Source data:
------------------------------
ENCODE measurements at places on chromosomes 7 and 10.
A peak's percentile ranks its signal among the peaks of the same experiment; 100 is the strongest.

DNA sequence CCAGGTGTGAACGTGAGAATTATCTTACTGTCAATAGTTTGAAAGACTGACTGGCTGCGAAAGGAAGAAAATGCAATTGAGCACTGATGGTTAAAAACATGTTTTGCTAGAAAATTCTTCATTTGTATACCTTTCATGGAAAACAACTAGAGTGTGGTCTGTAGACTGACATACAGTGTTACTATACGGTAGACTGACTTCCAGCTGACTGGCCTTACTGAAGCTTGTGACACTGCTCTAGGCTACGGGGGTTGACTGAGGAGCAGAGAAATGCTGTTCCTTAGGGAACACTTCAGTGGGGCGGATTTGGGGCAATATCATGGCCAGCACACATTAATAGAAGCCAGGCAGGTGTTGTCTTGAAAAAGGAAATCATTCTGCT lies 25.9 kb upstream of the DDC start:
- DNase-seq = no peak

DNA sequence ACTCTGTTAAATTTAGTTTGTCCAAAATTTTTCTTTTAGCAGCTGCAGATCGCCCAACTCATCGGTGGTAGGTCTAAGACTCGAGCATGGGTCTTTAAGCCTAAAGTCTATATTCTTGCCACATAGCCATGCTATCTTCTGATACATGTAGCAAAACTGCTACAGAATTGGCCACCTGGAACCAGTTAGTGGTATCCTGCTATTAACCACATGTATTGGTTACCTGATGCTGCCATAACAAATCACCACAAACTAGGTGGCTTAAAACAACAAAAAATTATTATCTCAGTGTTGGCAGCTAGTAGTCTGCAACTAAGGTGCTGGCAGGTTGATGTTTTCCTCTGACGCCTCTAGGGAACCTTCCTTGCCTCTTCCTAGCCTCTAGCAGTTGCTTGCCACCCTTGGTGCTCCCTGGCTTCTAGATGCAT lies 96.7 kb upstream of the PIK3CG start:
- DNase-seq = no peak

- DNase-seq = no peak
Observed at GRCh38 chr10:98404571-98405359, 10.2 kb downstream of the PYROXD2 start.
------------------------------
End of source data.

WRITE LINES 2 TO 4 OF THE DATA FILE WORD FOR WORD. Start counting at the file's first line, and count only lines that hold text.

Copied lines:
A peak's percentile ranks its signal among the peaks of the same experiment; 100 is the strongest.

DNA sequence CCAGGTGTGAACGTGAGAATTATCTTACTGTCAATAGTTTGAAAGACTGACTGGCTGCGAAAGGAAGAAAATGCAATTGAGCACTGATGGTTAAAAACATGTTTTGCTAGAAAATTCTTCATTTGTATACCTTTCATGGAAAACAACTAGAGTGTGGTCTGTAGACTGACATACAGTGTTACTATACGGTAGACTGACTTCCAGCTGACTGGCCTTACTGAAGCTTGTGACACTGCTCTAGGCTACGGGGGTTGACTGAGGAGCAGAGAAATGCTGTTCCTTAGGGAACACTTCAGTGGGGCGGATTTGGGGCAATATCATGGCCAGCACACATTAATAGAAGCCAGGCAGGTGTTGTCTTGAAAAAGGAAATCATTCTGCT lies 25.9 kb upstream of the DDC start:
- DNase-seq = no peak